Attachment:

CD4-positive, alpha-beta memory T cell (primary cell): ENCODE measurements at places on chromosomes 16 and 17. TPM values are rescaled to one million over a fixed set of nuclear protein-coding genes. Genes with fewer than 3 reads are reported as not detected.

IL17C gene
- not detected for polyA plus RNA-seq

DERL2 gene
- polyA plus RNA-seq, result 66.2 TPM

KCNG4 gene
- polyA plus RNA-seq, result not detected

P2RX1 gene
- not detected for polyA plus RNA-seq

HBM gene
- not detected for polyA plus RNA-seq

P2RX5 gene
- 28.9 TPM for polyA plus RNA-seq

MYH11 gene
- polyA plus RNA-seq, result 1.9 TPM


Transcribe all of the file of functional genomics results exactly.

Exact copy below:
CD4-positive, alpha-beta memory T cell (primary cell): ENCODE measurements at places on chromosomes 16 and 17. TPM values are rescaled to one million over a fixed set of nuclear protein-coding genes. Genes with fewer than 3 reads are reported as not detected.

IL17C gene
- not detected for polyA plus RNA-seq

DERL2 gene
- polyA plus RNA-seq, result 66.2 TPM

KCNG4 gene
- polyA plus RNA-seq, result not detected

P2RX1 gene
- not detected for polyA plus RNA-seq

HBM gene
- not detected for polyA plus RNA-seq

P2RX5 gene
- 28.9 TPM for polyA plus RNA-seq

MYH11 gene
- polyA plus RNA-seq, result 1.9 TPM